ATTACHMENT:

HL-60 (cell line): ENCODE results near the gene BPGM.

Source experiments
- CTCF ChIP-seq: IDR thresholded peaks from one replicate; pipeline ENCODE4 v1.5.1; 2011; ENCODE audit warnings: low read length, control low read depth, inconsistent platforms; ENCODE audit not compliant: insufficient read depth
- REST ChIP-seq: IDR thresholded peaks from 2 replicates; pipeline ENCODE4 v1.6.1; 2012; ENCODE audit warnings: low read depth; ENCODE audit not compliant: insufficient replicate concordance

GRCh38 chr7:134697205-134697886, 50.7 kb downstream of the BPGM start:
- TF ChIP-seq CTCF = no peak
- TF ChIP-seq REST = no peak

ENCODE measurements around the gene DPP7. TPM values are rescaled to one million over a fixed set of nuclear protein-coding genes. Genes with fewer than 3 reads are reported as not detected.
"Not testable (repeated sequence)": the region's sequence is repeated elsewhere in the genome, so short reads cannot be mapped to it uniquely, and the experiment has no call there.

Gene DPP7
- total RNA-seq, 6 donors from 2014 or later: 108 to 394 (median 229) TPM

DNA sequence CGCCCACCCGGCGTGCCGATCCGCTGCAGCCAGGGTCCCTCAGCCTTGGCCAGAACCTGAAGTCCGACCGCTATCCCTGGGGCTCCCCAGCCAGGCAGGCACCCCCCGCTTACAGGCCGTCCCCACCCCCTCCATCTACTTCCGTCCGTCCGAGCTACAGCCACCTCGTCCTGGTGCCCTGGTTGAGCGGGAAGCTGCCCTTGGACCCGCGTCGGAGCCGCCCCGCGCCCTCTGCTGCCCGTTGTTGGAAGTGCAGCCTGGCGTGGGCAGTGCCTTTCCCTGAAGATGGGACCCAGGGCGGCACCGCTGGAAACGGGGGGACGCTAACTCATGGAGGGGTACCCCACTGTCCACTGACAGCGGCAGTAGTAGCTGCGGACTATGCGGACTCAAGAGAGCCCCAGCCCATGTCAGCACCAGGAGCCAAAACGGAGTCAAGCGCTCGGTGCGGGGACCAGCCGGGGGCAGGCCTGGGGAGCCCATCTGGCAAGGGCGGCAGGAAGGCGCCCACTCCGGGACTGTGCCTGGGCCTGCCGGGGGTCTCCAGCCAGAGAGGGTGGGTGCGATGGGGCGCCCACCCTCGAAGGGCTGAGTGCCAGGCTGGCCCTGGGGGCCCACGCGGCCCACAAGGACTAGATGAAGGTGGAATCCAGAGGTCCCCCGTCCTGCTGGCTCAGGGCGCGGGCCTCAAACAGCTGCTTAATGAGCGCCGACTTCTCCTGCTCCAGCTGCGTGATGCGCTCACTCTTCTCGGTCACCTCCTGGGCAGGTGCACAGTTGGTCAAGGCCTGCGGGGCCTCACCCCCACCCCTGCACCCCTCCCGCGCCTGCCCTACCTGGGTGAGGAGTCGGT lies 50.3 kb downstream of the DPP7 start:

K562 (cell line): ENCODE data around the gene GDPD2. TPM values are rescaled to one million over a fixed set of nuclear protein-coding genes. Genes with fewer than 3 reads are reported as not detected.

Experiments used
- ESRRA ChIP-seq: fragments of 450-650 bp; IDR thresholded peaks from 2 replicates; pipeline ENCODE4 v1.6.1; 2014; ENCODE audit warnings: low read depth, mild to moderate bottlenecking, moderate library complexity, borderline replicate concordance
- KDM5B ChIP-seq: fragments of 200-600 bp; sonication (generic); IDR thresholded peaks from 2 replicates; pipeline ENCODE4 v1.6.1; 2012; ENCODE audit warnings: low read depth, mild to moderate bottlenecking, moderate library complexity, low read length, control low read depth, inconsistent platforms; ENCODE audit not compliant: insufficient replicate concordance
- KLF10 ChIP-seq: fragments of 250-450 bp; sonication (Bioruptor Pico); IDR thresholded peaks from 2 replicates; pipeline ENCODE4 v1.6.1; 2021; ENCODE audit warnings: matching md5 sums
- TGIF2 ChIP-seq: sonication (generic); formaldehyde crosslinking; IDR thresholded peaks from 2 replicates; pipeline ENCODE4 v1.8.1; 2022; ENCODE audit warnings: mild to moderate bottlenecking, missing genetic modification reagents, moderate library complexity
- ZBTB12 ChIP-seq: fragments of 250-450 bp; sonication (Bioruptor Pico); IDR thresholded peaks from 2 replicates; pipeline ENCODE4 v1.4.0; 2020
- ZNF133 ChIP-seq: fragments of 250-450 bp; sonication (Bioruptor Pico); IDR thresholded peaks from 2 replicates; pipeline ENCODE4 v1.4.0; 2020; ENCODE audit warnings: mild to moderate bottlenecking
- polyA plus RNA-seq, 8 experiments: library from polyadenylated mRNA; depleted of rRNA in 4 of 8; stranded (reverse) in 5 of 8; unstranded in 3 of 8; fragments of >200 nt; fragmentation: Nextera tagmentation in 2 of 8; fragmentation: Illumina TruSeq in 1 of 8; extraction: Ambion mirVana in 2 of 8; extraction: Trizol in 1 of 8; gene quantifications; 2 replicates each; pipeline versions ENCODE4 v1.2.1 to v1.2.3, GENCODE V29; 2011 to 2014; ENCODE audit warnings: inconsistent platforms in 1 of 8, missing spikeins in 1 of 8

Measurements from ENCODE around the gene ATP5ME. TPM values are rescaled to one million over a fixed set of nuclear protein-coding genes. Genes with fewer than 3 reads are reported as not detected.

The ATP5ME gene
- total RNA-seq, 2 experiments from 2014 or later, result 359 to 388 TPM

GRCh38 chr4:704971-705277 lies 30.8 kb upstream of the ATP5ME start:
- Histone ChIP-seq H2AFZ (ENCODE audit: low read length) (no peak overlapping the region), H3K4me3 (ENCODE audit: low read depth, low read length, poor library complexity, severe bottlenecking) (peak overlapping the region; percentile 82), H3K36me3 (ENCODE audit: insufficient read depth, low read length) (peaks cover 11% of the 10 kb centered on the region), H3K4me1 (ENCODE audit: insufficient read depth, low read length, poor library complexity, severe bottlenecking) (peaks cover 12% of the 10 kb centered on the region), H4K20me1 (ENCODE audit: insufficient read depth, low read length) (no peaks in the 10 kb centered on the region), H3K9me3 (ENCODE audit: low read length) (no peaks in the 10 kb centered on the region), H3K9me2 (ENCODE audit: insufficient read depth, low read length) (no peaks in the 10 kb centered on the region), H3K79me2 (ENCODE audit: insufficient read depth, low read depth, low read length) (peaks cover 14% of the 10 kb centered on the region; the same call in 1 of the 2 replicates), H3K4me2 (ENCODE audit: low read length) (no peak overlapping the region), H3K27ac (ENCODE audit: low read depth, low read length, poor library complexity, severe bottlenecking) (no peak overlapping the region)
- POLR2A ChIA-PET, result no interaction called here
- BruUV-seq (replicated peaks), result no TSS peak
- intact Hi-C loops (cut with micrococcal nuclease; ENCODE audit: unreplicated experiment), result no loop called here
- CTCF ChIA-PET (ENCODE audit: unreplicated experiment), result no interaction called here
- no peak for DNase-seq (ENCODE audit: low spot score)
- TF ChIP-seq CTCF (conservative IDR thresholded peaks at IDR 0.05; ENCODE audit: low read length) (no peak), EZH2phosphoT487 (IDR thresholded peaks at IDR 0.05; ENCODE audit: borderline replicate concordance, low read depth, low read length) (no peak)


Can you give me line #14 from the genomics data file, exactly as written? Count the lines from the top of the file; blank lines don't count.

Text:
Experiments used